Rialto Theatre hopes to go digital, will seek Main Street loan


September 25, 2013
LANCASTER — The Rialto Theatre owners — Greg Cloutier and Dave Fuller, both of Lancaster — plan to come before the Lancaster selectmen at 6:30 p.m. on Monday, Oct. 7, to discuss the possibility of getting a $50,000 loan from the town's Main Street business loan fund.

It would cost approximately $80,000 to bring in new digital projection equipment, which is a necessity if the Rialto is to remain a venue for "first-run" movies.

"We've dragged our feet on this major investment, but if we're going to continue showing first-run movies we need to spend $80,000 for this digital upgrade," explained Cloutier, adding that grant options appear to be limited to nonexistent because the movie house in not under the aegis of a nonprofit.

"The Rialto marquee has lit Main Street for 80 years but with major studios requiring theaters to go 'all digital,' David is now finding it harder and harder to source 35 mm prints of first-run moves, so we're in a bit of a tight spot in getting the movies our customers are looking to see," Cloutier said.

"We want to keep the Rialto a 'first-run movie theater' that would remain the foundation of our business plan, while still continuing to expanding our live and non-profit performances,"

he continued.

Cloutier has borrowed a slogan that was successfully used by the three-screen Red River Theaters in Concord: "Go Digital or Go Dark!"

Restaurants, ice cream cone shops, and stores on Lancaster's Main Street benefit from the nighttime and Saturday matinee activity, and parked cars line the Routes 2 and 3 with customers drawn to the county seat by movies and live entertainment, the entrepreneur pointed out.

"Boston Globe" reporter Ty Burr wrote an article, "Digital projection threatens some community theaters" on Jan. 27 that detailed the problems facing New England's independently owned "mom-and-pop" movie theaters. "The future has arrived for New England's small-town movie theaters. Unfortunately, it's consigning some of them to the past," its first paragraph reads.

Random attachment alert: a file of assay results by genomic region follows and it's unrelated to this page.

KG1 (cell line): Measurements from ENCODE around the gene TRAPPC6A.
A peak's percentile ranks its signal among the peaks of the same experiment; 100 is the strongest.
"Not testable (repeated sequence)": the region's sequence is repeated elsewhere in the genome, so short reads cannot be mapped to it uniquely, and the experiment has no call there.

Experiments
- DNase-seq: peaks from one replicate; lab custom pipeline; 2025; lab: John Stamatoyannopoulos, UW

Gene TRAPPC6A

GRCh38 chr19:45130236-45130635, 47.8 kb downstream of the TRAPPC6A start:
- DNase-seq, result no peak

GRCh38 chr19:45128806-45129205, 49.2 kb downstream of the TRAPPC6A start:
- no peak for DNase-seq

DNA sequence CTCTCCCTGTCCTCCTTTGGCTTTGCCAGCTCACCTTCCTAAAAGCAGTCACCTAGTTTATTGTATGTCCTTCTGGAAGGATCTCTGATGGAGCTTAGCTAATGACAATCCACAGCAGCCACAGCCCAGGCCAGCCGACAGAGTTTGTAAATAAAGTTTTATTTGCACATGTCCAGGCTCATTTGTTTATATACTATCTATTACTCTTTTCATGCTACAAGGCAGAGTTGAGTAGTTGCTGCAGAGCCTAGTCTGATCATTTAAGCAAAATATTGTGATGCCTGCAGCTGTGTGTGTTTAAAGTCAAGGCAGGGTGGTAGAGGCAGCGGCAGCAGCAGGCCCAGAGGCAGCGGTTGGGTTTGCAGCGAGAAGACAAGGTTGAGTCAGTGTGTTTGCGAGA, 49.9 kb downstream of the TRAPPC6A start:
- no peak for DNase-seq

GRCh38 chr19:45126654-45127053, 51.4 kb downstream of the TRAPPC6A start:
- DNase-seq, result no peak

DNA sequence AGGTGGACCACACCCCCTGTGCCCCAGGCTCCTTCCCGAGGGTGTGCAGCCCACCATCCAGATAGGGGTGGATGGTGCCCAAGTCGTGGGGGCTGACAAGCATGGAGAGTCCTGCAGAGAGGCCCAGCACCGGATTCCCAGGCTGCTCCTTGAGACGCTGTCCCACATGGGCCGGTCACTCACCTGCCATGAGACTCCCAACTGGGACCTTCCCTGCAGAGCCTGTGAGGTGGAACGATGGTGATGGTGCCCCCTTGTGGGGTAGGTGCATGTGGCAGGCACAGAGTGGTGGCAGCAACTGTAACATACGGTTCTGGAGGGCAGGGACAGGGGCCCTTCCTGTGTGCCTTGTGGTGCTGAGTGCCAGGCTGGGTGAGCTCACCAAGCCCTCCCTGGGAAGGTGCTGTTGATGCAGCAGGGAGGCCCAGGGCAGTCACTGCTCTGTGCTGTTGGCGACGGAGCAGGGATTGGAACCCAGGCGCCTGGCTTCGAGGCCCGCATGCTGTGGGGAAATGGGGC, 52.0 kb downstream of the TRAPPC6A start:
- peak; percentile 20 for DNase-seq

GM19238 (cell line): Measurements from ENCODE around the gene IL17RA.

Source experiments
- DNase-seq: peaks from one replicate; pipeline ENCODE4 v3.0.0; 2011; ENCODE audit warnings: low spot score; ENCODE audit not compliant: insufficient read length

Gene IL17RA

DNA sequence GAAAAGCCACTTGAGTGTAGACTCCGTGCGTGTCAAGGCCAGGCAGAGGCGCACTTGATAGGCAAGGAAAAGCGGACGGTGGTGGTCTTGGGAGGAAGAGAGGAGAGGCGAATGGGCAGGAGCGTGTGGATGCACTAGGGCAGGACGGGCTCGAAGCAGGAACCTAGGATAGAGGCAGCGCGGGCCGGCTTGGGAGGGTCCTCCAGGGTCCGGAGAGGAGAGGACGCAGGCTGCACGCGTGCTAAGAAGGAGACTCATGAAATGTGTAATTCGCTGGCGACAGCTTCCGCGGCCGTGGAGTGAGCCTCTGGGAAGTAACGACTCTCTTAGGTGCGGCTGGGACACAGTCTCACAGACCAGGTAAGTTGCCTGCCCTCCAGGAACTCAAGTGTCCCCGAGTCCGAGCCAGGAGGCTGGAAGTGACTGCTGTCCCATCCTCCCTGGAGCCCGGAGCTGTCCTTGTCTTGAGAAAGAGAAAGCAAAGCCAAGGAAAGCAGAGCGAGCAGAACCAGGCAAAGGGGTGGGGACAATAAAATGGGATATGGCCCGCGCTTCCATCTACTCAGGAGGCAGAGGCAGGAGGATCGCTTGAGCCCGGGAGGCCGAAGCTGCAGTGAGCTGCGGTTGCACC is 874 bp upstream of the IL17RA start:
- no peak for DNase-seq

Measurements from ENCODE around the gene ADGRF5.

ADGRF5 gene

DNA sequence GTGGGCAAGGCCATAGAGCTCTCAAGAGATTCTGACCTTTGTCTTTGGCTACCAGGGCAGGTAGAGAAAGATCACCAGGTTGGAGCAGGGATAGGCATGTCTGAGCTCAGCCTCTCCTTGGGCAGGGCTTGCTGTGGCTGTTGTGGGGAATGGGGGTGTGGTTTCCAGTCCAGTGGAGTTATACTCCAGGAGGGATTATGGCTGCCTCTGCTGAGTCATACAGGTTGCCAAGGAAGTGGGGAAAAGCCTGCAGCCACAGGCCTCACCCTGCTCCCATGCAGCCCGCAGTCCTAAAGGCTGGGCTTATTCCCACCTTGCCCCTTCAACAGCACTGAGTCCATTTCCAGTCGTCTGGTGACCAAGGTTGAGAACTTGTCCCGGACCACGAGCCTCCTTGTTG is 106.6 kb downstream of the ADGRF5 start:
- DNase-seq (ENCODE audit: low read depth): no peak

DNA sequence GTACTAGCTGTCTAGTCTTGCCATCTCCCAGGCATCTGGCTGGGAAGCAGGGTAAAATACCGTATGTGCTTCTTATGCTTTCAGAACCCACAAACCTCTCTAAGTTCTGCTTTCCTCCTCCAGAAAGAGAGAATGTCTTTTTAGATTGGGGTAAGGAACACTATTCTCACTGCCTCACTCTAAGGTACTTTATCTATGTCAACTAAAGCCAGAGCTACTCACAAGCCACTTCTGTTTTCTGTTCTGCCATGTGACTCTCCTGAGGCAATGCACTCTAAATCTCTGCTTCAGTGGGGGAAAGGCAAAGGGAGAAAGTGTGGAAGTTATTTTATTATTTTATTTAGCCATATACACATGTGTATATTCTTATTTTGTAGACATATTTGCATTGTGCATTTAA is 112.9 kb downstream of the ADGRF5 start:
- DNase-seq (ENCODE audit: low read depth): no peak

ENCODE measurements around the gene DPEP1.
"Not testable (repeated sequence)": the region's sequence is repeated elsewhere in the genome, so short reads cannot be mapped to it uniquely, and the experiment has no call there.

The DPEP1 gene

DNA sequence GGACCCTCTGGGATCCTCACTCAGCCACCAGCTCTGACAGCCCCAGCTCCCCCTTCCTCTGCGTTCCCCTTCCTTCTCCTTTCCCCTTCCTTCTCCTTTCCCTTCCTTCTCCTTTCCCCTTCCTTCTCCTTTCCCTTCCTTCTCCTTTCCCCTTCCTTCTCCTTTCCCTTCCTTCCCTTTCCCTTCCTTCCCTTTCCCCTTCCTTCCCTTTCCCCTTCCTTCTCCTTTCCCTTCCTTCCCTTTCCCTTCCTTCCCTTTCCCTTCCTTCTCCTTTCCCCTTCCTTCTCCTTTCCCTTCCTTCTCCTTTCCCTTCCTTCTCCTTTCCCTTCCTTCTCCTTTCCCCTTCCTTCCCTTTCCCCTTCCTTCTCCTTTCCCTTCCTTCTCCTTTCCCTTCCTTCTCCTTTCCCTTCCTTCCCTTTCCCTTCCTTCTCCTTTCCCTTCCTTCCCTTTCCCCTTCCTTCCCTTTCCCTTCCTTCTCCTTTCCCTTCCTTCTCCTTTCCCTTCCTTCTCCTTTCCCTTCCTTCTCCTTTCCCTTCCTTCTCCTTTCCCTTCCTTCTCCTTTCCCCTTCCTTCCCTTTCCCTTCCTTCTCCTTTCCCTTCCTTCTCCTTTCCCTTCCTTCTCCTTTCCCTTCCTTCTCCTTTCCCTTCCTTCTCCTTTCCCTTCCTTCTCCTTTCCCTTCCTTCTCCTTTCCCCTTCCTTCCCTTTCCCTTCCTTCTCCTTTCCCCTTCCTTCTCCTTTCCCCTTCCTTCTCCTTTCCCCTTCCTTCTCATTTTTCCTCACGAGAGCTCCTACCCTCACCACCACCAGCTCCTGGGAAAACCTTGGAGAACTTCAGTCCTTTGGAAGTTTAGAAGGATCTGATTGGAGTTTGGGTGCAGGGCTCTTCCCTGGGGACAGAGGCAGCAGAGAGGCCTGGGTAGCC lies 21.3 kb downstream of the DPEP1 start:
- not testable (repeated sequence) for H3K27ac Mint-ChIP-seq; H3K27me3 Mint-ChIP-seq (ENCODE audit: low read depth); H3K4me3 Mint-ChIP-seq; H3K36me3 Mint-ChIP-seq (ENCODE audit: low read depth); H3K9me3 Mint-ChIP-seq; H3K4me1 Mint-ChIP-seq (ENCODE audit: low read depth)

The first example Burr used to illustrate today's reality is that of Cos County resident Elaine Riendeau of Gorham, who had to close the Casablanca Cinema 4 movie house in Bethel, Me., that she had operated since 2000. "With the national film exhibition industry rapidly converting exclusively to digital projection, Riendeau couldn't afford to upgrade the Casablanca from the 35mm film platter system that had served it well for 12 years," Burr writes. "With four screens, she would have had to pay a minimum of $240,000 just to stay in business."

The reporter points out that industry experts predict that at some point in the coming months, "new movies will cease being released on celluloid film. An era will end, taking the stragglers with it.

"The push to convert the industry from 35mm film prints to digital files began more than a decade ago, but it only picked up steam in recent years with the success of 3-D movies like 2009's "Monsters vs. Aliens," "Up," and James Cameron's "Avatar." The latter was a watershed moment for the technology, with the worldwide number of digital screens more than doubling in the film's wake," Burr reports.

Moviemakers stand to save a lot of money under the new regime. It cost some $1,500 to make and ship a 35mm print, with a major studio release calling for about 4,000 prints.

"By contrast, the cost of a paperback-size hard drive containing a digital movie runs to about $150. A digital print will never scratch or break, and it will look as good on the 1,000th play as on the first," Burr points out. "Plus, going digital means a theater can roll out alternate programming like broadcasts of live opera, concerts, and stage plays as well as films outside the standard distribution channels."

The Colonial Theatre in Bethlehem, a nonprofit corporation owned and operated by The Friends of The Colonial that is managed and run by a volunteer board of directors and a professional staff, including executive director Stephen Dignazio, raised approximately $70,000 and was able to install a digital projection system in August.

The Jax Theater, located in Littleton, also has digital projectors.

According to an article in the Aug. 23 issue of "New Hampshire Business Review," Northern Nights Drive-In theatre in Lancaster, owned and operated by Ray and Annette Dubreuil, is aiming for a win in Honda's "Project Drive-In" campaign, designed to give a digital projector to each of the top five vote-getting drive-ins across the country.

Thanks for visiting NewHampshireLakesAndMountains.com